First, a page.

Introduction Partner Notification (PN) can be made more effective if source patients are receptive to the method of PN. With increased mobile and internet connectivity, we carried out a survey to find out if our patient’s preference towards PN had changed.
Methods A self-administered survey was carried out on clinic attendees over 4 weeks in February 2014. Respondents were asked about their preference for each PN method on a modified 4 point Likert scale.
Results A total of 416 completed survey forms were collected. The demographics of the respondents were consistent with the average clinic demographic: 74%(n = 307) were male, 26% (n = 109) were female. 71.6% were heterosexual, 23.6% were homosexual, and 4.8% bisexual. 90.5% had access to an Iphone/Android or both.
If diagnosed with an STI, respondents rated the following methods as good/very good: Self notification (84.3%), Phone call by clinic (52.4%), SMS from clinic (46.4%), Email sent by clinic (29.6%), Letter sent by clinic (22.3%).
If their partners had an STI, respondents rather the following PN methods as good/very good: Self notification (88.7%), Phone call by clinic (54.1%), SMS from clinic (48.8%), Email sent by clinic (29.5%), Letter sent by clinic (21.9%).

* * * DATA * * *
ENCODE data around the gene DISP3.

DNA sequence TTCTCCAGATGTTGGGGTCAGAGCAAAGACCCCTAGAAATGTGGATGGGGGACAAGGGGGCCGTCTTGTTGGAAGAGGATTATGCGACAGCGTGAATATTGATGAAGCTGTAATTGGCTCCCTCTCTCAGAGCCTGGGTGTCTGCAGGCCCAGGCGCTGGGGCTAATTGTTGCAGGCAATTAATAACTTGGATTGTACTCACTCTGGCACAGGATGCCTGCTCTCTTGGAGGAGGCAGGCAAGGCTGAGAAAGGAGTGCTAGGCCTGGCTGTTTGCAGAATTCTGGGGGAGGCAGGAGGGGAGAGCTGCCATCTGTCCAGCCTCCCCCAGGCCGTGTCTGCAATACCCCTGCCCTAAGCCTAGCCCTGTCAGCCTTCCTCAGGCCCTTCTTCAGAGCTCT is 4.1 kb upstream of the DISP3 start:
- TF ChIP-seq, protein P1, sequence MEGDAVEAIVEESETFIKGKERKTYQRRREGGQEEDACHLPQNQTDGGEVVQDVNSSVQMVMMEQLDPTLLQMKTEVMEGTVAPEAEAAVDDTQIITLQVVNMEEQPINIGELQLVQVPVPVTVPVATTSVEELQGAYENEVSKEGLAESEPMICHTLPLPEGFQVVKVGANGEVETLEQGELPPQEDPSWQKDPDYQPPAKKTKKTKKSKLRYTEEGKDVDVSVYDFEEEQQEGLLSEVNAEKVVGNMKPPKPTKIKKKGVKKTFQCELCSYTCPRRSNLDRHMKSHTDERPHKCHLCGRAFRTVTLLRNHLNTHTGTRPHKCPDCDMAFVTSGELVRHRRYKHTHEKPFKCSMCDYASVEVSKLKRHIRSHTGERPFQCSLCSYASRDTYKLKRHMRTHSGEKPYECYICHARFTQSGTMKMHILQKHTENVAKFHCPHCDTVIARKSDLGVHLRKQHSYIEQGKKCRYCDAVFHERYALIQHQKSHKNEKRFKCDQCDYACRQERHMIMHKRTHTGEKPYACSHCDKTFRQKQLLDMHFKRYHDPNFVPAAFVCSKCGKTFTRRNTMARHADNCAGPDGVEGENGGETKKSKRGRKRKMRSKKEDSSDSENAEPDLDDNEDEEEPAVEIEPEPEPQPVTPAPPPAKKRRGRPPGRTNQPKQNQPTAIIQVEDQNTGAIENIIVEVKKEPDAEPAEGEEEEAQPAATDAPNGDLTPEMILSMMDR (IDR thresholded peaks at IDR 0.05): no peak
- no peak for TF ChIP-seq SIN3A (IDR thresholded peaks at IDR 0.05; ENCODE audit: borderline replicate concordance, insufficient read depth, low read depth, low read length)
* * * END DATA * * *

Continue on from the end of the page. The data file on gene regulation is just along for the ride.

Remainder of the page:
Subgroup analyses found that significantly more respondents aged below 32 years preferred SMS (52.6% vs. 42.2%, p = 0.039). MSM respondents significantly preferred email as a PN method compared to heterosexual respondents (41.5% vs. 26.5%, p = 0.03).
Conclusion Despite the advent of mobile connectivity, self-notification remains the most popular form of PN in our clinic attendees similar to the previous studies conducted in the United Kingdom. Respondents were also receptive to SMS PN, especially in younger age groups. This information would allow us to better allocate resources (e.g. provide an SMS messaging platform) and tailor PN methods according to age groups, sexual preference.
Disclosure of interest statement The authors report no conflict of interest in this study. The department of STI Control Clinic is funded by Ministry of Health, Singapore. No pharmaceutical grants were received in the development of this study.